Wake Audubon Blog

Dominican Republic Trip!!

i Jul 30th No Comments by

Wake Audubon has partnered with one of our sponsor’s, EcoQuest Travel, to offer a 12-day birding/natural history excursion to the Dominican Republic. The dates for the trip are: January 14-25, 2011.  The cost of the trip is ~$3,700, which includes airfare and all other major expenses (e.g. food and lodging, but not alcohol).  The trip is designed to see 31 of the 32 bird species endemic to the island of Hispaniola (we won’t be able to get the one in Haiti).  Also included is some boat time in lovely Caribbean waters to observe Humpback whales, which breed in the area.  We are currently accepting registrations and deposits.  For a full itinerary or more information, please contact Dave Davenport at ddavenport@earthlink.net or John Gerwin, at jgerwin@wakeaudubon.org .

Sign up for Purple Martin Roost Trip!

i Jul 13th No Comments by

Last year Wake Audubon and the Museum led a trip to the Outer Banks that included an evening tour via boat to the Mann’s Harbor Bridge to watch the Purple Martins come in to roost, and it was a blast!!   Over 100,000 birds flying in is quite spectacular. The folks at Coastal Carolina Purple Martin Society are offering this trip again July 24 and 31st.

The trip is an evening cruise out of Manteo over to the bridge and back.  Besides birds there is a chance you will get a pretty sunset!  You must reserve your spot in advance. Details below:

Saturday, July 24 (reserve by July 21)
Saturday, July 31 (reserve by July 28)

Join a guided sunset tour to the breathtaking Manns Harbor purple martin roost aboard the Crystal Dawn. Come enjoy the views, learn about the roost, and see 100,000+ birds up close!

*Reserve your seat now!
*Tickets: $30 per person
*Full refund if cancelled by weather ***
*Depart at 6:00 p.m. from Crystal Dawn dock at Pirate’s Cove Marina, Nags Head-Manteo Causeway.
*Returns at approximately 10 p.m.
*Light refreshments available (or bring your own).
*Use a credit card or Paypal instant transfer via our donation button to purchase tickets. Please make a payment of $30 per ticket and note what day you are reserving.
*Or send your check to:
Coastal Carolina Purple Martin Society
PO Box 172 Manns Harbor, NC 27953
*Please provide your contact information: phone # & email address.
*Call (252) 394-6205 for further information, and to let us know if you will be paying by check via mail.

***all other cancellations of no-shows cannot be refunded and will be considered general donations to the Coastal Carolina Purple Martin Society.

For more information, check out their site!

Birding on the Lumber River: JUNE 5th!

i May 28th No Comments by

ATTN: The Lumber River trip scheduled for June 5th-6th is now a ONE DAY event that will take place on Friday, June 5th from 7am-5pm. Please make note of this change and make sure to join us for a wonderful day of birding and paddling down one of the 10 natural wonders of North Carolina!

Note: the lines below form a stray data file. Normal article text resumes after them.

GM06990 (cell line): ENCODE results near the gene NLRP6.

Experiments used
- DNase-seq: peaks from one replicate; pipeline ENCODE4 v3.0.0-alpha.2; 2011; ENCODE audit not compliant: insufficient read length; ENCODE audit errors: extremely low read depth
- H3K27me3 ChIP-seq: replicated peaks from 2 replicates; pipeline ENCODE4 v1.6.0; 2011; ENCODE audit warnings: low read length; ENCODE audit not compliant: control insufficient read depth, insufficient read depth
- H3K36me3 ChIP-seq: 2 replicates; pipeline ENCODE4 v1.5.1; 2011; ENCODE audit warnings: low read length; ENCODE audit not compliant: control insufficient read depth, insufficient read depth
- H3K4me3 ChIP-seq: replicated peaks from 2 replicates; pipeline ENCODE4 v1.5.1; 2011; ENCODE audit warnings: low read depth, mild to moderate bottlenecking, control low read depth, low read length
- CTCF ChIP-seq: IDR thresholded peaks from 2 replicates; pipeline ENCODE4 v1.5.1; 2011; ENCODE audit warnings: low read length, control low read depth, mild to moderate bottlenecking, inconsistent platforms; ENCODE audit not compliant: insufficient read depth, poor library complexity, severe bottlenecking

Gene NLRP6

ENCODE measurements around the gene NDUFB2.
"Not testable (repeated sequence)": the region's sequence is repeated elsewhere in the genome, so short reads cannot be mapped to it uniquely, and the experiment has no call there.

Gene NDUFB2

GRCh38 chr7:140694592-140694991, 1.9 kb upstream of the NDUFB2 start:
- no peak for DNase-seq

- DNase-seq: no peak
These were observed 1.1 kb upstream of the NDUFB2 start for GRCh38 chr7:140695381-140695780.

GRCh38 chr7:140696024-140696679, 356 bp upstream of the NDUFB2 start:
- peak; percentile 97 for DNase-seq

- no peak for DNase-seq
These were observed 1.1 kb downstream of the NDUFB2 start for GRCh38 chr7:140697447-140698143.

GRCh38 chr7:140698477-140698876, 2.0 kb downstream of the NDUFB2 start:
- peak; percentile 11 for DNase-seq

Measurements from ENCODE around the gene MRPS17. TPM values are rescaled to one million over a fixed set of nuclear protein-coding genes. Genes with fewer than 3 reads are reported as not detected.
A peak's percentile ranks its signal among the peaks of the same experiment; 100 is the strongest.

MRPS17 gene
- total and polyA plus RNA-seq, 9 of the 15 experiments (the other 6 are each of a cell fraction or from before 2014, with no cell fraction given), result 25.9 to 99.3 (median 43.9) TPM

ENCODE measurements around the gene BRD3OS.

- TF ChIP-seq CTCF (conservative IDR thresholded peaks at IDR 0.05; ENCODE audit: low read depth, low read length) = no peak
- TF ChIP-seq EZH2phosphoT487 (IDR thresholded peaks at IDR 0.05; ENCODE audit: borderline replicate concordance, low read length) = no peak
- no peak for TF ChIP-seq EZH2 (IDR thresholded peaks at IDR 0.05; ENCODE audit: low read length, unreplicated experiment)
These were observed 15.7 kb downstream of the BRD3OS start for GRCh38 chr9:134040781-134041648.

www.meetup.com/Wake-Audubon-Meetup/calendar/13402037

Contact Sean Higgins for more details
Departure Time: 7:00 AM from the NC Museum of Natural Sciences, 11 West Jones Street, Raleigh

Want to go to the Dominican Republic with Wake Audubon?

i Apr 19th No Comments by

THE DOMINICAN REPUBLIC

Birds, Birds and Humpback Whales

12 – Day Birding & Natural History Trip: January 14 – January 25, 2011

Day 1 – Friday, January 14: Raleigh/Durham to our US Gateway City and on to Santo Domingo, Dominican Republic

Our adventure begins at Raleigh/Durham International airport with our flight to Miami. Please arrive at RDU no later than two hours prior to our scheduled departure time. Dave Davenport and John Gerwin will be there to meet you and help you get checked in. Upon arrival at Miami’s International Airport we will transfer to our departure gate for our flight to Santo Domingo, Dominican Republic. Once we arrive in the Dominican Republic we will clear customs and immigration before we meet Kate Wallace, our guide/driver, and transfer to the Hotel Palacio. The rest of the afternoon will be free to relax prior to dinner. After dinner we will return to our rooms at the hotel for a night of much needed rest. The Hotel Palacio occupies a 17th century mansion complete with stone-walled walkways and an interior courtyard. The rooms are comfortable and the service is excellent. (D)

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Anderson Point Workday a Success

i Apr 6th No Comments by

Wake Audubon volunteers supervised the efforts of 20 engineering students from North Carolina State University to remove invasive plants at Anderson Point Park on Saturday, March 27. Raleigh Parks staff followed our groups as we moved through the woods and helped by safely applying herbicide on each of the cut stems.
In total we cut or pulled 3000 individual Privet and/or Eleagnus plants from the park during our 3-hour effort. We also pruned dead stems from the remnant population of Mountain Laurel, and added a mulch and peat moss topdressing for those shrubs and the Galax that carpets the forest floor among them. All in all it was a wonderfully successful partnership.
Special thanks to those Wake Audubon volunteers who helped with these efforts: Erik Thomas, Sue and Dan Harvey, and Valerie Waters. John Connors